“When the Republican party runs moderates we lose. When we run real conservatives we win.”
Reagan recommended the Republicans paint in “bold colors” rather than “pastels” to offer voters a clear choice, that would presumably favor Republicans. And after watching the McCain and Romney defeats, this belief that Republicans only lose when they run moderate candidates seemed to be verified yet again. Then a funny thing happened in New Jersey and Virginia. In New Jersey, a moderate Republican crushed his Democrat opponent. In Virginia, a conservative Republican lost to his Democrat opponent. An argument can be made that New Jersey is a blue state and therefore the normal rule of conservatism trumping moderation in elections does not apply. But Virginia is not a blue state.
In the Virginia Gubernatorial race Ken Cuccinelli lost to Terry McAuliffe. Ken Cuccinelli is currently the Attorney General of Virginia and had won all four of his previous elections. Terry McAuliffe has never held any elected office and only ran once before, losing in the primaries for the Democratic nomination in the last Gubernatorial election. What happened in the Virginia election has been widely discussed among the political class and has become the example of the the “establishment” Republicans fighting the conservative/Tea Party for control of the future. I could list the actions taken by the establishment Republicans against Cuccinelli– from the cutting off of funding by the RNC on October 1st, to Lt. Governor Bill Bolling (he dropped out of the race against Cuccinelli when the party voted to have a convention rather than a primary) and Governor McDonnell (who supported Bolling initially) calling big money Republican supporters and asking they not support Cuccinelli– but I’ll leave that to others. McAuliffe was the number one fundraiser for the Clintons and everyone knew he would raise a ton of cash from his national list of big money Democrat supporters. In the end he raised double the amount of Cuccinelli and outspent Cuccinelli between 10-1 and 25-1 the final weeks of the campaign.
But that doesn’t change the fact that an established conservative with four successful campaigns under his belt (he was outspent by his opponent in each of his victories as well) lost to an ultra-liberal, with no elected office experience, a very shady business history, an equally shady political history including his master-mindining of “renting” out the Lincoln Bedroom and seats on Air Force 1, and a personal history including leaving his crying wife and new born baby in the car on the way home from the hospital to make a showing at a Democratic fundraiser, which he bragged about in his autobiography. We ran a real “conservative” against a fairly weak opponent and lost.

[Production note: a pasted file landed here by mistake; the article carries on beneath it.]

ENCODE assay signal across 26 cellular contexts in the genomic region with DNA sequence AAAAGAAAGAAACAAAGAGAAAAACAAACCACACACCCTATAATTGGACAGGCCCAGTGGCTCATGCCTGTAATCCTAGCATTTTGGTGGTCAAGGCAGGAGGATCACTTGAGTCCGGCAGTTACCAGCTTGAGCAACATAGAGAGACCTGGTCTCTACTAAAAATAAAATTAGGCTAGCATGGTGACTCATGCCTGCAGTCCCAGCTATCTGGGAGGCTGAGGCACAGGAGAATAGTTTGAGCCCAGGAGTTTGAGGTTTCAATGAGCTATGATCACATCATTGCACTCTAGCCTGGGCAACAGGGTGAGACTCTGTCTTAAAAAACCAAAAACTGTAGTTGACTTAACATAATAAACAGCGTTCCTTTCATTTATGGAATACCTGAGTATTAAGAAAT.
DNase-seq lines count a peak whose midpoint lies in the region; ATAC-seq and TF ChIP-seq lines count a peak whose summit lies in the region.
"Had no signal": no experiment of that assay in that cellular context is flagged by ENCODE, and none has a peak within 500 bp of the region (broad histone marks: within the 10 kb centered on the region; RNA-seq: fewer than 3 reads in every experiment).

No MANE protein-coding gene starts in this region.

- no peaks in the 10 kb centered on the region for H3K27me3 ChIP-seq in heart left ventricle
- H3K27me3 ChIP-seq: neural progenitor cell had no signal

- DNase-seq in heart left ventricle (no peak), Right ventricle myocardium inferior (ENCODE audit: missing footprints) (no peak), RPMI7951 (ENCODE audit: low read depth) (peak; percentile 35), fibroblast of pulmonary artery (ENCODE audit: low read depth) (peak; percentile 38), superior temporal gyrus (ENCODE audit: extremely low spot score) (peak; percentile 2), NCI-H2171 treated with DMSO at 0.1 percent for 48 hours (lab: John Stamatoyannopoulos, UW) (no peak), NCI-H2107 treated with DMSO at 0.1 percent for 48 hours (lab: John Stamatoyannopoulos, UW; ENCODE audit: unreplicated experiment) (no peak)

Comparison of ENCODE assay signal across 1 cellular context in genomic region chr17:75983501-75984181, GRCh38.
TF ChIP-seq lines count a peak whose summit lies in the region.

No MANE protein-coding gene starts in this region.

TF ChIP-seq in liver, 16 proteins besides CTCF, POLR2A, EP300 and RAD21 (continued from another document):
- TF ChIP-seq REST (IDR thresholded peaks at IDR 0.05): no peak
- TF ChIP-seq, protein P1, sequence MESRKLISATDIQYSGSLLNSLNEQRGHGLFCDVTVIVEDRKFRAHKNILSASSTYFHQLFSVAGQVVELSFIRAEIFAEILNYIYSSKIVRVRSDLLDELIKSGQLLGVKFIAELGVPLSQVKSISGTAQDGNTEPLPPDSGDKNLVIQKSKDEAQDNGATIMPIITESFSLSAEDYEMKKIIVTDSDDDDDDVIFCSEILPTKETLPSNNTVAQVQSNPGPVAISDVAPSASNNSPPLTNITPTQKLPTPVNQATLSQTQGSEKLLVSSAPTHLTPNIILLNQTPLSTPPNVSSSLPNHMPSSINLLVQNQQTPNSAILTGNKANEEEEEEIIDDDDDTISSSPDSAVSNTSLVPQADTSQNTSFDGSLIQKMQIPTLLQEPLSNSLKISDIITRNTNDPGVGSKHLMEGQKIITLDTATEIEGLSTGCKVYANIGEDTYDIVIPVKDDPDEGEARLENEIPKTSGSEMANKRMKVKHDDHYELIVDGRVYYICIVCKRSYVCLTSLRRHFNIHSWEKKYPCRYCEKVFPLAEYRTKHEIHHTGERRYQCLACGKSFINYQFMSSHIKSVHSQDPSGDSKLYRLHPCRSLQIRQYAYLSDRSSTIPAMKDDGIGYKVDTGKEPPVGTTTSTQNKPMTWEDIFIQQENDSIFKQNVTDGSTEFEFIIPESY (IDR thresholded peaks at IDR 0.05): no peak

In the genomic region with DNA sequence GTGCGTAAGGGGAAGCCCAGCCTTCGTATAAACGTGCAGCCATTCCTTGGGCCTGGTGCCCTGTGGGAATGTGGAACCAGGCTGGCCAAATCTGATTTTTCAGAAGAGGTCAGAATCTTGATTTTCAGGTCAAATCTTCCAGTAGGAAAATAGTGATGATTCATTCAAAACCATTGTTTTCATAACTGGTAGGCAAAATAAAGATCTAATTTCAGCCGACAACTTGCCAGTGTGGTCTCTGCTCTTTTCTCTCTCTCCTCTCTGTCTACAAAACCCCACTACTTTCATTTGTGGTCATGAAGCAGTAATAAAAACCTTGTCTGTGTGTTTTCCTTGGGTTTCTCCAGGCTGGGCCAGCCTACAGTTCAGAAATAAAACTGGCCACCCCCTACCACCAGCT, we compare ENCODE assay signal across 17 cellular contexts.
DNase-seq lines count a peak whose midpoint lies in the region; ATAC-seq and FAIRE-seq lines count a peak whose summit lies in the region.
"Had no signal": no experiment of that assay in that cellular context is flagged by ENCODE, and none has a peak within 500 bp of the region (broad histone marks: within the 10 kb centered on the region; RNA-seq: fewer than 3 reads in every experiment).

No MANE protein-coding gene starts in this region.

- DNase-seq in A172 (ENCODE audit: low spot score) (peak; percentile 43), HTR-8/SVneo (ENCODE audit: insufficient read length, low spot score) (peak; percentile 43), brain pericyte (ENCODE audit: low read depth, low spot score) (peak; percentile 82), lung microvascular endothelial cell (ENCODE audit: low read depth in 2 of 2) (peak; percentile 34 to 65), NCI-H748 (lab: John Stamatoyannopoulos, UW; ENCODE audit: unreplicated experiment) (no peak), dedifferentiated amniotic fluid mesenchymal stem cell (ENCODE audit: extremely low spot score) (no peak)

Conservatives can blame the “establishment”, the media, the Libertarians– whose candidate was assisted financially by a billionaire Obama supporter to get on the ticket, the Federal government shut down, a weak and divisive Lt. Governor candidate (anti-gay statements made from his pulpit at his church), the growth of the Federal government adding more Democrat voters to Northern Virginia, poor advice from his campaign consultants, etc…
I feel conservatives are fighting unsuccessful tactical battles against an opponent that is using strategic media warfare to make Republicans unelectable– which allows formerly unelectable Democrats to become the lesser of two evils and therefore not only electable but the likely winner.